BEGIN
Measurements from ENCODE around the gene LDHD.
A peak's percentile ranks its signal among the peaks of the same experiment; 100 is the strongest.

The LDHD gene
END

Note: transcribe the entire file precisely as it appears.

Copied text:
Measurements from ENCODE around the gene LDHD.
A peak's percentile ranks its signal among the peaks of the same experiment; 100 is the strongest.

The LDHD gene